Kyle Schwarber should have played the ball off the wall better, certainly more aggressively, and should have anticipated the aggressive base running by the Twins' Jake Cave.
But when Cubs manager David Ross pulled Schwarber from the nationally televised game Sunday night and replaced him in left field for the third inning with Cameron Maybin, this was no Joe Maddon-Jason Hammel replay of 2015.
It was not a bold move to signal that short-leash playoff managing has arrived. Not a signal that loafing or lack of focus won’t be tolerated.
It didn't set much of an example for anything, considering the precedent, the lack of explanation and the player in the middle of it.
Consider this quote from last month: “If I want to be the type of manager that nitpicks every little thing… Javy plays hard every time I see him on the field.”
That was Ross when asked about Javy Báez not running out a popup in Kansas City that dropped for a single instead of a double because Báez watched it too long before running — just before a double play that would have otherwise been avoided.
Ross didn’t rip Schwarber after Sunday Night’s 4-0 loss to the Twins. In fact, he praised him for “working his tail off” and being “one of our leaders on this team.”
He also let him wear the benching that Báez didn’t get and left him to explain what the manager would not.
“I’d like to keep that in-house,” Ross said Sunday night, reiterating versions of the same answer for multiple followup questions — admitting only that Schwarber was not hurt. “I’ll keep all that in-house on all the things involving Kyle Schwarber.”
Maybe the Báez play and Schwarber play amount to apples and oranges.
The time of season certainly doesn’t compare.
But if this was meant as some kind of kick in the ass for a group that has more than a few areas to tighten up before the playoffs start barely a week from now, it’s hard to imagine it achieving that effect.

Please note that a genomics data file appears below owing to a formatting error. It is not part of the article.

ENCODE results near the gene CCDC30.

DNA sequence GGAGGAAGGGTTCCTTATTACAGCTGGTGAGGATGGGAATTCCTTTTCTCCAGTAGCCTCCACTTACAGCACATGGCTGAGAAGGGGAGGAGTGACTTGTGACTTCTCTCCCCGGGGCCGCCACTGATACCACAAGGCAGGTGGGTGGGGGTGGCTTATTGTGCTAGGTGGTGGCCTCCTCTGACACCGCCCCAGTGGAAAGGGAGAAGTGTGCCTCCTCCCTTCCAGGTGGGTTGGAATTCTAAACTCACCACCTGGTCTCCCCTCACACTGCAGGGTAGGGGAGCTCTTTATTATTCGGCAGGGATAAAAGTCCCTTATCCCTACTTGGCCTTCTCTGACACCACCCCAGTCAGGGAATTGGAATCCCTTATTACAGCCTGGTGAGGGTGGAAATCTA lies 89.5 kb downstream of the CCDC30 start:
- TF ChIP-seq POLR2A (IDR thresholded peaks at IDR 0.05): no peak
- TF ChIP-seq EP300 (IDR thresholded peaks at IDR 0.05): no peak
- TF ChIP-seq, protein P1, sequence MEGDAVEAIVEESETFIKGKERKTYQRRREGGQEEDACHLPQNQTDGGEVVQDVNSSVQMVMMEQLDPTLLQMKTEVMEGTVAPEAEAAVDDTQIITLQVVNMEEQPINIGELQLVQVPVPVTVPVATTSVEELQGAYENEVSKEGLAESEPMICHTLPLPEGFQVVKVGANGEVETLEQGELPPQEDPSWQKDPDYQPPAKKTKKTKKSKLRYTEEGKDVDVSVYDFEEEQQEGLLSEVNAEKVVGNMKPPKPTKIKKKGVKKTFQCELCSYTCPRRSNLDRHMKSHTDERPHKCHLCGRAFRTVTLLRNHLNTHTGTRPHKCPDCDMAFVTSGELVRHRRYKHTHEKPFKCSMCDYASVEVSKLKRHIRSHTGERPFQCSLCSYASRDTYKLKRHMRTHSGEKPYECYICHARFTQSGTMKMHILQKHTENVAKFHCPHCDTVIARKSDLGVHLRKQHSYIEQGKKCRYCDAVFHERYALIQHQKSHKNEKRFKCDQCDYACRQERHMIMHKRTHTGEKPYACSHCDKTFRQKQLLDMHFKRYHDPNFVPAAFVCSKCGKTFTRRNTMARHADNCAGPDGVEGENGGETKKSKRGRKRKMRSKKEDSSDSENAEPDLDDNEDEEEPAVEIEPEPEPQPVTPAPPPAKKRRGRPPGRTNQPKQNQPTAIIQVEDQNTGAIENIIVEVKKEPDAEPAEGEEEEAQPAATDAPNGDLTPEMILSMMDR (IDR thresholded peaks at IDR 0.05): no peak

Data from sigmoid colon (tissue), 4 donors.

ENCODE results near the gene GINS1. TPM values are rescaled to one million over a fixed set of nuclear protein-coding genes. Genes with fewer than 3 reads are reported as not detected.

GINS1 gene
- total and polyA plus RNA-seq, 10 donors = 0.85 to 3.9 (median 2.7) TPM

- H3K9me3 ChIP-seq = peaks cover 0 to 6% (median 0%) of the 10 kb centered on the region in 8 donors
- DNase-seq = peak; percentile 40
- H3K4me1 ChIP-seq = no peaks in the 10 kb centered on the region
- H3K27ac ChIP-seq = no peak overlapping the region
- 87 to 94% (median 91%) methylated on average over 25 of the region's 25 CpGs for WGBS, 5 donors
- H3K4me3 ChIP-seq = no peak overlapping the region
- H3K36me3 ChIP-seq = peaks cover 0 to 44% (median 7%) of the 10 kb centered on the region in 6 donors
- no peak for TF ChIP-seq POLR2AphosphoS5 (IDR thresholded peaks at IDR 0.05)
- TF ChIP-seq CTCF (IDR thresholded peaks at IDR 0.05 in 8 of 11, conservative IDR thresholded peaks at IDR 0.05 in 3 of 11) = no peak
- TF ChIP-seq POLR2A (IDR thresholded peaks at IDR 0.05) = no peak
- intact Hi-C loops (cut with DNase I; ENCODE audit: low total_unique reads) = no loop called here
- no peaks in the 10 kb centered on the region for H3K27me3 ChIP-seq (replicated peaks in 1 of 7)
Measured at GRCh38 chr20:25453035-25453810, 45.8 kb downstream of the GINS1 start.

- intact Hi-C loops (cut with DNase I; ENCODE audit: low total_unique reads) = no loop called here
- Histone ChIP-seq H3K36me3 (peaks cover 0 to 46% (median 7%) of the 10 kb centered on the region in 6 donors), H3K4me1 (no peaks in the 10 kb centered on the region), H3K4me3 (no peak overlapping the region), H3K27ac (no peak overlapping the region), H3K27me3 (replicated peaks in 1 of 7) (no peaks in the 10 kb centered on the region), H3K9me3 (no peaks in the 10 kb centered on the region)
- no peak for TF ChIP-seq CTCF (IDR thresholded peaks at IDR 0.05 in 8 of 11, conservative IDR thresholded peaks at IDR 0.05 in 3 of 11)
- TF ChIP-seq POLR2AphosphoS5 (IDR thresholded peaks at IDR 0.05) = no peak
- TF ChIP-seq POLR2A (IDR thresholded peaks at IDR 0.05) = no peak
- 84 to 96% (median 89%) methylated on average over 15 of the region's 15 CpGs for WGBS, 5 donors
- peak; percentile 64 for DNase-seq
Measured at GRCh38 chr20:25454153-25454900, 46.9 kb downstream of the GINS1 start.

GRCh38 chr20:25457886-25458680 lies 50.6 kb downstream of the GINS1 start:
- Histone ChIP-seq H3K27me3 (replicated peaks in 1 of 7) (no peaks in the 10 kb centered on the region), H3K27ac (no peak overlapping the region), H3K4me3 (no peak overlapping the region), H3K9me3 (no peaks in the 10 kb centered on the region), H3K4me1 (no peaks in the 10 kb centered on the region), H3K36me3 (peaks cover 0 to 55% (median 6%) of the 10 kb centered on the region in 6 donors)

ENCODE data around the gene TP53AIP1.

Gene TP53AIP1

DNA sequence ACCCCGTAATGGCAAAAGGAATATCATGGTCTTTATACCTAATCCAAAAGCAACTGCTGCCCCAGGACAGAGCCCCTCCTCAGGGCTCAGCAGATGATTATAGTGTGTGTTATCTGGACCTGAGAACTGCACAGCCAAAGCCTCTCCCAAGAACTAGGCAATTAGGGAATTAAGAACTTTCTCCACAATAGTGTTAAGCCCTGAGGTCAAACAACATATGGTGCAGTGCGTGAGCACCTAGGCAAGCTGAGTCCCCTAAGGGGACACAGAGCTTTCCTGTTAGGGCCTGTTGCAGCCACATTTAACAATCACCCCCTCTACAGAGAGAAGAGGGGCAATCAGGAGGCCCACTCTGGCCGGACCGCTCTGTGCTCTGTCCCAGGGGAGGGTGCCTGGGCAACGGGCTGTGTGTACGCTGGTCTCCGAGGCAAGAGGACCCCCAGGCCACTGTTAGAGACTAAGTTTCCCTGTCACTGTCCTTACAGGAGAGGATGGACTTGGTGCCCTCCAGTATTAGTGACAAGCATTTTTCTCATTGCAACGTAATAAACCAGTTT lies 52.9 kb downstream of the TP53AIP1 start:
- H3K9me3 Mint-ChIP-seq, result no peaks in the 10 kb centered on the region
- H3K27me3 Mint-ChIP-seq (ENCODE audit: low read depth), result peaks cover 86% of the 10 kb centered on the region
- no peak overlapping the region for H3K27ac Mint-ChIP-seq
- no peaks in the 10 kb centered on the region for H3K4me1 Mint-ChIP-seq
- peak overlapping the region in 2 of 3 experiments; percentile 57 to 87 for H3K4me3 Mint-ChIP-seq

That’s in part because of the veteran core that Ross has praised — accurately, by all indications — for the commitment to each other and the organization.
And in larger part because the player he chose to single out might be the easiest guy to make an example out of — the guy in the clubhouse least likely to sulk, least likely to complain about it, least likely for any manager in any setting to “lose.”
In fact, Schwarber did not retreat to the clubhouse after being embarrassed.
He stayed in the dugout the rest of the game, cheering for teammates. “Probably the loudest guy in the dugout,” teammate Ian Happ said.
“I don’t see myself as the kind of person that’s going to pout,” Schwarber said. “I took a moment for myself. I’m not going to be that guy who’s going to be selfish and sit there and feel bad for myself. There’s still a game going on. … And [I want to] try to make an impact anywhere I can.”
And afterward he even praised the job Ross has done this year as a manager and “mentor.”
Clearly, Schwarber misplayed the ball in left field on that leadoff hit in the second and took the blame afterward. If he assumed Jake Cave was going to coast into second, as it appeared, it cost at least the base on after Cave slid into third just ahead of Schwarber’s throw. He later scored on a groundout to second base for a 2-0 lead.
“I think I could have got to the ball sooner,” Schwarber said. “It keeps them from going to third, and it might be a different story with that run scoring.”
And Ross certainly seems to be managing with more urgency in recent days, including the early hook for veteran workhorse and good friend Jon Lester in a 2-2 game Wednesday and the promise of more lineup movement this final week to try to shake more runs out of the group.
But does anybody think Schwarber’s effort or attitude is a problem?
More to the point, will anybody in the clubhouse reasonably be able to apply Sunday night’s example to himself? If it was meant to be an example?
If the hard-working, team-first guy can get benched for a lapse, any of us can? Maybe.
Or maybe this: What the hell?
If it's all about the mistake in the field on a night with two good starters and a low-scoring game in play, then maybe Schwarber shouldn't have been in left field in the first place.
Maybe we could have gotten that much of an explanation without breaching national security?
If anything, Schwarber seems to make most of his mistakes when he tries too hard.
When that was suggested to Ross he agreed: “He busts it every time out there.”
In fact, Schwarber is the one Cubs player this year, on Sept. 9, who wound up on second base because he ran hard on a routine pop to the second baseman in shallow right that was dropped.
That's what setting an example looks like.